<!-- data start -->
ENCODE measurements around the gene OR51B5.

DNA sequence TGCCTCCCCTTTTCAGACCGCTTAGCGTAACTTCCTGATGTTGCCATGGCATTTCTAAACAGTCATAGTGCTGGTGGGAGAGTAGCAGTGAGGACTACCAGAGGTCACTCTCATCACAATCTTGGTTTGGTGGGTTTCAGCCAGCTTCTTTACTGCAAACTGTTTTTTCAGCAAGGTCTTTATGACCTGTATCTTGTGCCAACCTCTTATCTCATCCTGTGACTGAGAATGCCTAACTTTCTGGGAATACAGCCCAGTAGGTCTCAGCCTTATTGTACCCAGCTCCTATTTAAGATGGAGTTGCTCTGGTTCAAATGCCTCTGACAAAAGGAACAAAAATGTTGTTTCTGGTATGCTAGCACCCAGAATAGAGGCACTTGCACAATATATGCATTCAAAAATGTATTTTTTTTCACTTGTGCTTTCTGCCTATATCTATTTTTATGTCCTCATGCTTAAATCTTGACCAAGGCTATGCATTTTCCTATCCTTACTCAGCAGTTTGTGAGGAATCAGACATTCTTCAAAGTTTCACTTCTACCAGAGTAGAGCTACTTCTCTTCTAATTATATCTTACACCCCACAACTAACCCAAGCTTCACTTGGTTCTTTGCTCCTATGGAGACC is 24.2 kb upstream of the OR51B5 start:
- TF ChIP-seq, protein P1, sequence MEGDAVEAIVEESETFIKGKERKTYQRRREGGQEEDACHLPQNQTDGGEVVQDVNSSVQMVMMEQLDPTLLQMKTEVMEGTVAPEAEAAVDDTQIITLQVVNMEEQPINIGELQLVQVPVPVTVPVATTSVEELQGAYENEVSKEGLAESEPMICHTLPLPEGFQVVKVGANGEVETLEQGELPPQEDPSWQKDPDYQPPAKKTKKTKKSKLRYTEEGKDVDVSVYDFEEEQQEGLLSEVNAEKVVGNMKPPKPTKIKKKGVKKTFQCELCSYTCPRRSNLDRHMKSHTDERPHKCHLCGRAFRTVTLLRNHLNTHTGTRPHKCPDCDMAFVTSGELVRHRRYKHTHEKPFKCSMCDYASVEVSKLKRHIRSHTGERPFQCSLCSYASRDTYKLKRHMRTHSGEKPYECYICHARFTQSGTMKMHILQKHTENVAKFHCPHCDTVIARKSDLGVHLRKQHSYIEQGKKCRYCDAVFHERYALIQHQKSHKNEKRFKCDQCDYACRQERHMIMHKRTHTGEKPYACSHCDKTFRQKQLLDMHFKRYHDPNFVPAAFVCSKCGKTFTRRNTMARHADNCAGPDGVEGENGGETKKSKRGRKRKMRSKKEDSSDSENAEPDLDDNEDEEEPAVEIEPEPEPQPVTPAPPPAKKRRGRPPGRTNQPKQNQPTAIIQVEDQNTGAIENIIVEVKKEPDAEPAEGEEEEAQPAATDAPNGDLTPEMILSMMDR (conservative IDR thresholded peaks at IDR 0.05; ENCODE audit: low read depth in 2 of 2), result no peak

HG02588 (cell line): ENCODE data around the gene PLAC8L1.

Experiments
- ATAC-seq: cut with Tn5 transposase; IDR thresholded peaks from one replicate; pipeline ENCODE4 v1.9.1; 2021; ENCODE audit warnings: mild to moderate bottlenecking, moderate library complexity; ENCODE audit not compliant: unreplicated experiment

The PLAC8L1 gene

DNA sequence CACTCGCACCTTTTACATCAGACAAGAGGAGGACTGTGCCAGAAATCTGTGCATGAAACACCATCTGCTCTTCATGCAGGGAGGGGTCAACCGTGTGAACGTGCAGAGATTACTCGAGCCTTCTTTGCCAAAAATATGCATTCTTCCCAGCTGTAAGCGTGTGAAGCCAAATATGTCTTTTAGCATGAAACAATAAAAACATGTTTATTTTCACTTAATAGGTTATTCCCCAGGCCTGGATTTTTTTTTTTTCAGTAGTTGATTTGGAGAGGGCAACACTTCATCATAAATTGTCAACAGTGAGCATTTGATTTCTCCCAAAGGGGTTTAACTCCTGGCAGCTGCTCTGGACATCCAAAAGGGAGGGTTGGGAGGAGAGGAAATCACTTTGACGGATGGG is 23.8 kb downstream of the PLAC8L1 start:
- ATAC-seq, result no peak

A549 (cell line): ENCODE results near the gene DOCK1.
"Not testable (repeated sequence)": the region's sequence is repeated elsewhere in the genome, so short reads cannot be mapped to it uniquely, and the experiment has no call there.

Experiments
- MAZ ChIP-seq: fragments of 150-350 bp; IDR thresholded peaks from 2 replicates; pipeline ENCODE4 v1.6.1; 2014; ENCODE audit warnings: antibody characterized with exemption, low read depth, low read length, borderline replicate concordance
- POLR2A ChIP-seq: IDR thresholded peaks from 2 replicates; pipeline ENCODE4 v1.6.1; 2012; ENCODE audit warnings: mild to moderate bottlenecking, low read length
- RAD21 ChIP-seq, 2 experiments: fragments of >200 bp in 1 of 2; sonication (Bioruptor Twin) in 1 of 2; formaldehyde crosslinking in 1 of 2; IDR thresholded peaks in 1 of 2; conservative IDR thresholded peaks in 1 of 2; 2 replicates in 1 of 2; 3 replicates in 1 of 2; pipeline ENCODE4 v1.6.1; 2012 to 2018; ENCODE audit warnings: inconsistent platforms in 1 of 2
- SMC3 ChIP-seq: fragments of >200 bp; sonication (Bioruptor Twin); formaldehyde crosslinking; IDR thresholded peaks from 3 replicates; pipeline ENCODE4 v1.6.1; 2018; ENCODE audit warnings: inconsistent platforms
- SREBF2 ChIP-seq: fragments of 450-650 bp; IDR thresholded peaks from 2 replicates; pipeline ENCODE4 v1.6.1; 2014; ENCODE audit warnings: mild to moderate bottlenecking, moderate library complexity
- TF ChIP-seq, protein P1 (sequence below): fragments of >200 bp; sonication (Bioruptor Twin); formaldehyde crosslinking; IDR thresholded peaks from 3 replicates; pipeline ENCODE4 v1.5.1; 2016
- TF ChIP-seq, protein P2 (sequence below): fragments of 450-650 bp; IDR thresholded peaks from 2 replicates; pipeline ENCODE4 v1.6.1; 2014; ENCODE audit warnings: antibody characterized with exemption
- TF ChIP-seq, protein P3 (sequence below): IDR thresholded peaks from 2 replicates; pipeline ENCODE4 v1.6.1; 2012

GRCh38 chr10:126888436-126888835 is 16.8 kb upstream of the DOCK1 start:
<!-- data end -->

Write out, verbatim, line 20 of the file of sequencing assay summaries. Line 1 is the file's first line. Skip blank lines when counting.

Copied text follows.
- TF ChIP-seq, protein P3 (sequence below): IDR thresholded peaks from 2 replicates; pipeline ENCODE4 v1.6.1; 2012